Thursday, March 16, 2006

brunette envy

Is it wrong to be envious of your friends?

A few weeks ago, I had dinner with my pretty petite brunette friend, and I realized while we were sitting there, sipping blonde colored wine, that we are the aesthetic opposite of one another. She is tiny, brunette, with dark eyes, eyebrows and perfect almost olive skin. I am tall, blonde (now), and rosy complexioned. I was having one of those nights, you know, the night where your jeans just don't feel as sexy and tight as they did two days ago when you took them out of the dryer, and your hair looks cute when you're putting it up in the mirror, but seems to fall flat and bounce less, and just looks generally weird the minute you walk away from the mirror. But across from me, my pretty petite brunette friend, looked perfectly pulled together, pretty, petite, and brunette.

I realized while we were talking that, ever since I was young, a part of me has wanted to look just like that. I guess you could chalk it up to always wanting what you don't have, but it occured to me today that I have another reason for feeling this way, and that it's really all my brother's fault.

As I mention in numbers 4 & 5 of my About me section, I have several brothers: two of them are 12 and 9 years my senior, and one is my twin. My twin, who I always dreamed would some day miraculously turn into a girl, stayed "cute" waaaay longer than I did. I know they say girls develop faster than boys, but seriously, I was like a head taller than him my whole life until highschool. My awkward my-body-is-changing-and-I-don't-know-why stage dawned early, and lasted a hell of a lot longer than his.

The reason our uneven development bothered me all those years ago is because, with his goofy crooked teeth and sparkly blue eyes, my brother always seemed to steal the show. He got all of the attention from the cool friends of the aforementioned older brothers, especially their girlfriends, who would dote on my twin whenever they came over to our house. They'd say, "awww, he's so cute," or "isn't that adorable, he likes Motley Crue!" And in the background I'd be jumping up and down, waving my hands in the air, going "I like Motley Crue!!! I like Motley Crue, too!!!!" But of course, no one ever heard me. They were too busy cooing over his big crooked smile and his sparkly blue eyes.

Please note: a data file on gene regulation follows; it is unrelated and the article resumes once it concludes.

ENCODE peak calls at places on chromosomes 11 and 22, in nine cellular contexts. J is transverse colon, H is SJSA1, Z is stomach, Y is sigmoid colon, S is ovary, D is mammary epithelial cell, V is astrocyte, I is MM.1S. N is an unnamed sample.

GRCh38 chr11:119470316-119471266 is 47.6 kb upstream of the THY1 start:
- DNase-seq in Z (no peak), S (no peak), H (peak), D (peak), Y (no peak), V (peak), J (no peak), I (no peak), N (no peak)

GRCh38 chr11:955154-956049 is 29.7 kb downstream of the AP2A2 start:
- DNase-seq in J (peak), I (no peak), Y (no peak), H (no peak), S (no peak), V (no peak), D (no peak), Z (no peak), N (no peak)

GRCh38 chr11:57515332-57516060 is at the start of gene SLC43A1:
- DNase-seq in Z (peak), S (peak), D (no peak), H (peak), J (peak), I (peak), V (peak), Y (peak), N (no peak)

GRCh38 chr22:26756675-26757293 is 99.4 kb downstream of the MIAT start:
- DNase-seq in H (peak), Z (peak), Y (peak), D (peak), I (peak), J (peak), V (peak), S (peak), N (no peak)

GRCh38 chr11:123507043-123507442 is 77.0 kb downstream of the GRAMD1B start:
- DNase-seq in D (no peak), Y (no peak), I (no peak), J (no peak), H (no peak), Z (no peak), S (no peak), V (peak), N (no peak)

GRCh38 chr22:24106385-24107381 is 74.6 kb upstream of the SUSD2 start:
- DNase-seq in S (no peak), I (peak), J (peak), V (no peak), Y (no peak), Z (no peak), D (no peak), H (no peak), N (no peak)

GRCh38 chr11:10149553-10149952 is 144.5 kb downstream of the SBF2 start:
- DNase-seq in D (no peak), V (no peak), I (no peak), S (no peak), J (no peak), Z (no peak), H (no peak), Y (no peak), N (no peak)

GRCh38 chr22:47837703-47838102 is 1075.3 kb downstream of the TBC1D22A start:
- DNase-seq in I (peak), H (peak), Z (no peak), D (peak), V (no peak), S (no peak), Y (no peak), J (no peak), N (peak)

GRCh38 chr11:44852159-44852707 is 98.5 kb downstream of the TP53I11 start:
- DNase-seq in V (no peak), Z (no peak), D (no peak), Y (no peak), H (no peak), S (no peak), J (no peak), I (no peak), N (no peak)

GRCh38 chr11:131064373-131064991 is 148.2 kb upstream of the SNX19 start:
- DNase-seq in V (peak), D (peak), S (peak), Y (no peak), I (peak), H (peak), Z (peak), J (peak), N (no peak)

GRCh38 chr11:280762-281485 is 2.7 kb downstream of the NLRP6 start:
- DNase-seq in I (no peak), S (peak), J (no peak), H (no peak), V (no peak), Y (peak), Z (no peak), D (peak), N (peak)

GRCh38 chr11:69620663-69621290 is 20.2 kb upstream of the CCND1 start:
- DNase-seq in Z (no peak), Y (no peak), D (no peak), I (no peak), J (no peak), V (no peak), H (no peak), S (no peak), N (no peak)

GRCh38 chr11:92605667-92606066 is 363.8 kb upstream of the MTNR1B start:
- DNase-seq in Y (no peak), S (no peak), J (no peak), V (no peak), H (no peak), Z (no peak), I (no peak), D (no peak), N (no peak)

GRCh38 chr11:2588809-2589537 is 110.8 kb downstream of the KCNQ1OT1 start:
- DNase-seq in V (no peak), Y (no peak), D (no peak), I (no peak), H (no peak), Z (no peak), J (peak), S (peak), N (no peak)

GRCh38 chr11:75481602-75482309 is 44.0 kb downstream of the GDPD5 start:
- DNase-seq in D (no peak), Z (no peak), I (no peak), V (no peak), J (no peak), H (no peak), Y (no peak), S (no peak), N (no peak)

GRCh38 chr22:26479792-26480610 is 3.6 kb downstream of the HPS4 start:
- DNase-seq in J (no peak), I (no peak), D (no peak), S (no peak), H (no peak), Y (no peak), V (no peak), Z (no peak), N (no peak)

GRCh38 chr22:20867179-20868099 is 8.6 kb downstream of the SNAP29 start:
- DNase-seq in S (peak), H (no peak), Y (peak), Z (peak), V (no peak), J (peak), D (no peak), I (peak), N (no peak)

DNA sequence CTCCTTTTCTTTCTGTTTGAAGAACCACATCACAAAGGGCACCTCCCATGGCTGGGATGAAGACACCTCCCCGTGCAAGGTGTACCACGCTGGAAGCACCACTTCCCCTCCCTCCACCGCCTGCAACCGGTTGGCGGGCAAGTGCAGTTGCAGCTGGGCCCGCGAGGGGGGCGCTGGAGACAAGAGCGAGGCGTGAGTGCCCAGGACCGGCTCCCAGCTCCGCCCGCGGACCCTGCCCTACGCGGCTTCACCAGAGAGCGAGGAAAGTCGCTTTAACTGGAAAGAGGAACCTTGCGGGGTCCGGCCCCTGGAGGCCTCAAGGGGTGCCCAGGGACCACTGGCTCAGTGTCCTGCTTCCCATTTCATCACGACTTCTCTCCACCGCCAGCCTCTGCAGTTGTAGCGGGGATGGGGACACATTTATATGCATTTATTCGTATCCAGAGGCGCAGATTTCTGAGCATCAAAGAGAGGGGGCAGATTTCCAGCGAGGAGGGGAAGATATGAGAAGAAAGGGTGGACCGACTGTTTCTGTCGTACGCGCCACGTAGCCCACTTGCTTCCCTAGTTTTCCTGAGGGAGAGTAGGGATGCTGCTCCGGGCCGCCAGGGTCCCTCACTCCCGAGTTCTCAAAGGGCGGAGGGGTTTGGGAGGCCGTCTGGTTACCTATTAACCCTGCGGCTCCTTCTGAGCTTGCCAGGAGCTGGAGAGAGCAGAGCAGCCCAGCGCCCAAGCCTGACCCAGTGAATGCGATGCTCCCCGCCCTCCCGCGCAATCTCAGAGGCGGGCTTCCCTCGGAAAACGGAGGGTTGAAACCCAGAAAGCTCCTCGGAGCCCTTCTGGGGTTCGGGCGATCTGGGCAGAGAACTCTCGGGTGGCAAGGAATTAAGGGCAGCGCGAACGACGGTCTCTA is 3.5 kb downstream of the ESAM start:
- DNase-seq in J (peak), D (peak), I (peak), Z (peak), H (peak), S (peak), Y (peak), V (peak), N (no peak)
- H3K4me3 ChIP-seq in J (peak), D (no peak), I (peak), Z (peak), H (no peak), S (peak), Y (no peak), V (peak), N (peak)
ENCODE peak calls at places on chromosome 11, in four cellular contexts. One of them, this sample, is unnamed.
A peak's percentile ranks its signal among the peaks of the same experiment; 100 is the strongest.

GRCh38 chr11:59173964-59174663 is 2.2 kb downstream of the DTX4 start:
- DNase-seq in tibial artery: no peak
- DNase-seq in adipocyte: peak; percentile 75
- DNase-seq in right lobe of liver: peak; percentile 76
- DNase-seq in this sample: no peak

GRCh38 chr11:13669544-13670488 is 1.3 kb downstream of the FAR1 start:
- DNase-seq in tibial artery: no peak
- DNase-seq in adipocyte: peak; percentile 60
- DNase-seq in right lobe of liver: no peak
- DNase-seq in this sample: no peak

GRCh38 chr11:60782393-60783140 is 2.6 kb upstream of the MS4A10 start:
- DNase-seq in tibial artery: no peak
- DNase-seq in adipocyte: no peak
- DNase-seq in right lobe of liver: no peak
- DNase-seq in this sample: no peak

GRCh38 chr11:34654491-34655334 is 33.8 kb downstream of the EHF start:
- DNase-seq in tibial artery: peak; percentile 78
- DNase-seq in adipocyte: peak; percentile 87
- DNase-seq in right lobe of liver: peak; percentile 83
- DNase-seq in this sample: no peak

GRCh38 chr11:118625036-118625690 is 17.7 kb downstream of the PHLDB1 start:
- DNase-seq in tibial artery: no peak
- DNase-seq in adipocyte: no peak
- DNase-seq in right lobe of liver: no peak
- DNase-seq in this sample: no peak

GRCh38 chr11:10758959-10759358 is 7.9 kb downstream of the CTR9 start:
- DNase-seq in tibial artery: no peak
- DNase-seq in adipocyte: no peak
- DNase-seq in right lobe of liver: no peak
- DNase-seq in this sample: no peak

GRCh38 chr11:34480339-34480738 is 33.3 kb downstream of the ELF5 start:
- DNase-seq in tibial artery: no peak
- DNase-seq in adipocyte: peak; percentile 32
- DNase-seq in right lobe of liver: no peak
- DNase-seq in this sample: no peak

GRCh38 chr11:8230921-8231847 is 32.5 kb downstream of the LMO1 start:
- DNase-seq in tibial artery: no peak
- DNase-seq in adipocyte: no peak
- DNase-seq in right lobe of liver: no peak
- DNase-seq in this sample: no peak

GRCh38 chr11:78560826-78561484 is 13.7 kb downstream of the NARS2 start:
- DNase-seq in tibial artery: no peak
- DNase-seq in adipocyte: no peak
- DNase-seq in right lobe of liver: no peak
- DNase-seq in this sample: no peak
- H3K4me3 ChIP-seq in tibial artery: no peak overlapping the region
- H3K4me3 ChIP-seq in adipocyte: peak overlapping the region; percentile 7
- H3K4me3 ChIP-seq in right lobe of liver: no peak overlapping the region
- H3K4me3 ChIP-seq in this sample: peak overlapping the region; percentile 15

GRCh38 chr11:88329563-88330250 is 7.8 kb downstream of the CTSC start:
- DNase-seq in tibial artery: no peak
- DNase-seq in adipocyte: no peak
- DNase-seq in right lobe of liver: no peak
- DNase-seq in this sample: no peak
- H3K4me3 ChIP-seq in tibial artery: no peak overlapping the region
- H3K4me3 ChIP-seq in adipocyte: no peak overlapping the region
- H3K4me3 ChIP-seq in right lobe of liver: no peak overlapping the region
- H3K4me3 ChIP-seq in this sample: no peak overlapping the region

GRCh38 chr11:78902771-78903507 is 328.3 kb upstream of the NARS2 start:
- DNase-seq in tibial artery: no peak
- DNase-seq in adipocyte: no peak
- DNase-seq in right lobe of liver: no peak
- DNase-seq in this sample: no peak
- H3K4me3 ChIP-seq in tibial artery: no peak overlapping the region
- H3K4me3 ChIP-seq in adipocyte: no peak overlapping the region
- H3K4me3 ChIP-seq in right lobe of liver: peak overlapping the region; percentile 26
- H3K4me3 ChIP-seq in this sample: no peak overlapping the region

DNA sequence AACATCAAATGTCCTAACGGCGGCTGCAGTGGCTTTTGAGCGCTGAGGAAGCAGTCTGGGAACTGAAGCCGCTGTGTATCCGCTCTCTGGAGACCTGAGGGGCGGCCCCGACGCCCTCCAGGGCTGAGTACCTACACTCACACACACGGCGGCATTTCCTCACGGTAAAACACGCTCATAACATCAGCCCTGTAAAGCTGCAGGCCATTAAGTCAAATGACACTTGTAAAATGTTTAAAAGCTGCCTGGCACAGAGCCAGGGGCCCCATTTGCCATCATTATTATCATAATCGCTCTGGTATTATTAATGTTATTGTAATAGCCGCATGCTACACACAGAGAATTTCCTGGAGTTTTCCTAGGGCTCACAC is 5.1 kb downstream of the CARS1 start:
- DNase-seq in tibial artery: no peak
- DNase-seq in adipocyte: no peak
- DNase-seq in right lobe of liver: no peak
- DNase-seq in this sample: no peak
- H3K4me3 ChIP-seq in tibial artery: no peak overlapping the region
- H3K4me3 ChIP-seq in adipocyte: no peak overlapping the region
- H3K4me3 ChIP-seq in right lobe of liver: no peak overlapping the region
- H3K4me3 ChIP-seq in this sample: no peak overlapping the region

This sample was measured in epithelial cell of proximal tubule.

"What an asshole," I 'd think, as those cool older girls floated past me in a cloud of perfume, bangs almost as high as the ceiling, eyes rimmed with blue pencil. i wanted them to notice me. We were girls, after all. Where was the solidarity? The mentorship I so desperately needed, being the only sister in a house full of boys? "If only he wasn't here," I'd think, "maybe those big girls would notice me, take me under their wing, and teach me how to get my bangs big, my perm poodle-esque."

I was certain that if I was shorter and cuter, everyone would pay attention to me, too.

So, here I am, 17 years later, and on nights when I can't get my hair quite right, or don't feel 100% comfortable in my skin, I still find myself wishing I was just a few inches shorter, that I had a petite little frame, with small hands and a more feminine shoe size. I imagine being exactly the opposite of me, and wonder if my life would be any better.

Is that wrong?

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